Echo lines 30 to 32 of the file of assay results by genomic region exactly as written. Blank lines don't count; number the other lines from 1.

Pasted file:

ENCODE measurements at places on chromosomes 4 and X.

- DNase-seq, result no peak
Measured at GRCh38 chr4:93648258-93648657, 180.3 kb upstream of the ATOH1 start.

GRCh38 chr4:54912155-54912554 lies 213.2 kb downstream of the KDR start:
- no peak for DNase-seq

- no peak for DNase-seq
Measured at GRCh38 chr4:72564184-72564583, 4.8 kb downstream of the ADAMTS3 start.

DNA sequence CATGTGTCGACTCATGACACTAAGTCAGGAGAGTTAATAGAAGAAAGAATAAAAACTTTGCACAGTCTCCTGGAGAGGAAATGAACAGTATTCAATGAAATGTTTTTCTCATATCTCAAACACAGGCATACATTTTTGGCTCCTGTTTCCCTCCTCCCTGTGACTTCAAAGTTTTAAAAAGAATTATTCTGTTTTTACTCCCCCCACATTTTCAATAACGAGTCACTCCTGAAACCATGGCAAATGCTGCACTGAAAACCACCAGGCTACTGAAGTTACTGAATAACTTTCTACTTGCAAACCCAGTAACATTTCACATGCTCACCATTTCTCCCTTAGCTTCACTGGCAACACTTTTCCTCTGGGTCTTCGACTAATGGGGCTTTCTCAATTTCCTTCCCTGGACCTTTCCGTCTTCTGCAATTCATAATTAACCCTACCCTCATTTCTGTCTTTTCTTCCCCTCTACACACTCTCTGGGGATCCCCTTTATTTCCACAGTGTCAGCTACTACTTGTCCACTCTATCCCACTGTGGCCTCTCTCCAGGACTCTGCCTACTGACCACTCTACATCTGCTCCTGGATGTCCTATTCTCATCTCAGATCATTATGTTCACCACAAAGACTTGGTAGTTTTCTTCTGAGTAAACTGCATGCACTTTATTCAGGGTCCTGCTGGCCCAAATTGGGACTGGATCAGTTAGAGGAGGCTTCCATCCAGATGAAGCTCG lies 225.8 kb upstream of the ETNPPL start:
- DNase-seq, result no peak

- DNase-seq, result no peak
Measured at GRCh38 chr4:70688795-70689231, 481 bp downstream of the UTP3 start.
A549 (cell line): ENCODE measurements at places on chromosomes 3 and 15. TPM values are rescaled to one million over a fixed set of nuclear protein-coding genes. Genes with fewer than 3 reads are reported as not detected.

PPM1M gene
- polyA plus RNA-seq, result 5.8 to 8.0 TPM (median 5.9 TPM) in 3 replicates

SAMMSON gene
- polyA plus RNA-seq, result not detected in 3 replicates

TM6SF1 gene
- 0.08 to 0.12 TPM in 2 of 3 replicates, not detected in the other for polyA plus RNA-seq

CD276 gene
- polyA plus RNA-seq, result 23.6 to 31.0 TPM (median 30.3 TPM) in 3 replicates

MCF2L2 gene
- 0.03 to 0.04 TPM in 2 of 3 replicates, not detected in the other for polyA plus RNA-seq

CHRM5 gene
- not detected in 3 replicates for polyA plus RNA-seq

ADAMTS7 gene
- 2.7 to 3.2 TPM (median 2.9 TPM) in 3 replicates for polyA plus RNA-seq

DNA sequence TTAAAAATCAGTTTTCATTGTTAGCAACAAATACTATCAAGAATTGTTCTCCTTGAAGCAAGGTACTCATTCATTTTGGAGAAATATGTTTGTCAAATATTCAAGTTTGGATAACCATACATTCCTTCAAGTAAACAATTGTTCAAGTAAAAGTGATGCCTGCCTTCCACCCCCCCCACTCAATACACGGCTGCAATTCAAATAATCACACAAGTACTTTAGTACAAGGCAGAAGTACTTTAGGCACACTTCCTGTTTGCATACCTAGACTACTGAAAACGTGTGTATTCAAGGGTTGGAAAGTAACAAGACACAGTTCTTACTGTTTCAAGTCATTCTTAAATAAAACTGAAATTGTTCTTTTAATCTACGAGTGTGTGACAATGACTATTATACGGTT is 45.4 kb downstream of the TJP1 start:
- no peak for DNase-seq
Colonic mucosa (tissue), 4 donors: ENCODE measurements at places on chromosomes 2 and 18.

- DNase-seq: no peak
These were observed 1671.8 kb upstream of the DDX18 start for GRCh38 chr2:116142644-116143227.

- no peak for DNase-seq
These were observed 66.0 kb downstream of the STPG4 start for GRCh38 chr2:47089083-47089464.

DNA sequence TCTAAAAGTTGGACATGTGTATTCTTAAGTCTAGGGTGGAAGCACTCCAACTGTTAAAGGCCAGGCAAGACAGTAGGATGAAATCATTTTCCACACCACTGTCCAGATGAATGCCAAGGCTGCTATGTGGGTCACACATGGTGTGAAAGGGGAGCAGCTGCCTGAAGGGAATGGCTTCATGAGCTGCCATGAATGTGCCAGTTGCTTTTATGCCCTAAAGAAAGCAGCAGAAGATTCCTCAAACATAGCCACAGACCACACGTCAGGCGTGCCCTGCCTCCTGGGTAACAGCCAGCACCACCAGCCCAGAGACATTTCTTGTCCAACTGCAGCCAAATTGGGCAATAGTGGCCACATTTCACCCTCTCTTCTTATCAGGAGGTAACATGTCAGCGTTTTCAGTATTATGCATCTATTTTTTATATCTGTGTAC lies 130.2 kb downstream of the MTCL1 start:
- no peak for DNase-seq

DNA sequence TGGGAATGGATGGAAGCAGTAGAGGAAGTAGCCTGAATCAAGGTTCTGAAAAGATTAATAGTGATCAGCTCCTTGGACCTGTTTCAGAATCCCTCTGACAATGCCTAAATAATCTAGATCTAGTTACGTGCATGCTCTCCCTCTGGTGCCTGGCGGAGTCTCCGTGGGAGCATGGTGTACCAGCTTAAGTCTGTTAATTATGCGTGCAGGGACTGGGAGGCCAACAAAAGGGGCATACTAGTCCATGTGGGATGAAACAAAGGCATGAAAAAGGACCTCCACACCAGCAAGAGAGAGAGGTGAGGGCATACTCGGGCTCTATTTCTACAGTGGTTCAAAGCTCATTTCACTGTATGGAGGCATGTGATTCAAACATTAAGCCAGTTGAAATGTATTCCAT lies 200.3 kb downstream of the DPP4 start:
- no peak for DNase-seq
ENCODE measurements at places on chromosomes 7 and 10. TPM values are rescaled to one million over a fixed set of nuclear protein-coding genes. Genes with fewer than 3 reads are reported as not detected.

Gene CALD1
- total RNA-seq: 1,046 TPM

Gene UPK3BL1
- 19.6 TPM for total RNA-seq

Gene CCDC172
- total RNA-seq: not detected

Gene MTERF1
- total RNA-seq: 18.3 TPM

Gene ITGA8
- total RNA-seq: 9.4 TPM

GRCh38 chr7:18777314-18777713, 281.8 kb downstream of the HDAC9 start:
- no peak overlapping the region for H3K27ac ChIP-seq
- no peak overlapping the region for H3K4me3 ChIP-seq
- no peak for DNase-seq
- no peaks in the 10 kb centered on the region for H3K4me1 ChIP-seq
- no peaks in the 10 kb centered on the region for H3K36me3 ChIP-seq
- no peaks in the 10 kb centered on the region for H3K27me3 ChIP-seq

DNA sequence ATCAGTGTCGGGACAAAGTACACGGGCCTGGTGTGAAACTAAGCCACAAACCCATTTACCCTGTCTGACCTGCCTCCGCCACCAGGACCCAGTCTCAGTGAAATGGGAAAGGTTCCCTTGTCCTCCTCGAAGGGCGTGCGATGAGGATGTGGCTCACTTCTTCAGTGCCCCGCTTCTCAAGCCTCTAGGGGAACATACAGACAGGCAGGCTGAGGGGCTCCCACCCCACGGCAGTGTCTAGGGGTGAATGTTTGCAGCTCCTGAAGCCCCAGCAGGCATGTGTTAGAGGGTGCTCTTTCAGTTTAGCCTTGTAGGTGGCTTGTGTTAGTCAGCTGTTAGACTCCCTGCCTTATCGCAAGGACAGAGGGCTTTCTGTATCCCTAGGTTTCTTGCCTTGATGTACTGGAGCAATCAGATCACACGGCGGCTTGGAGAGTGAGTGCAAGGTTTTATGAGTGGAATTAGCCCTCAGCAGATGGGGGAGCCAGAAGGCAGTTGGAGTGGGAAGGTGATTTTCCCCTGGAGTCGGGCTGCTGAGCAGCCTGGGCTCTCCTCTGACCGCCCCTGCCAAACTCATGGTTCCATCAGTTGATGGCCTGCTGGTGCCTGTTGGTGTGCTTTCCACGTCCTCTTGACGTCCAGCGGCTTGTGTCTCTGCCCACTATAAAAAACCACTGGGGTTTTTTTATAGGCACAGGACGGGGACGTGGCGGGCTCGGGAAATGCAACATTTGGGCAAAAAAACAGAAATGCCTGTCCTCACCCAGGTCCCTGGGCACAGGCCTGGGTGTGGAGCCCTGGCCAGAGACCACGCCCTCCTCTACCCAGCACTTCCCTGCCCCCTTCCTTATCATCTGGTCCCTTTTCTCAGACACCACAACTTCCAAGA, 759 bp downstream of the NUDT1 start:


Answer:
- DNase-seq: no peak
These were observed 1671.8 kb upstream of the DDX18 start for GRCh38 chr2:116142644-116143227.

- no peak for DNase-seq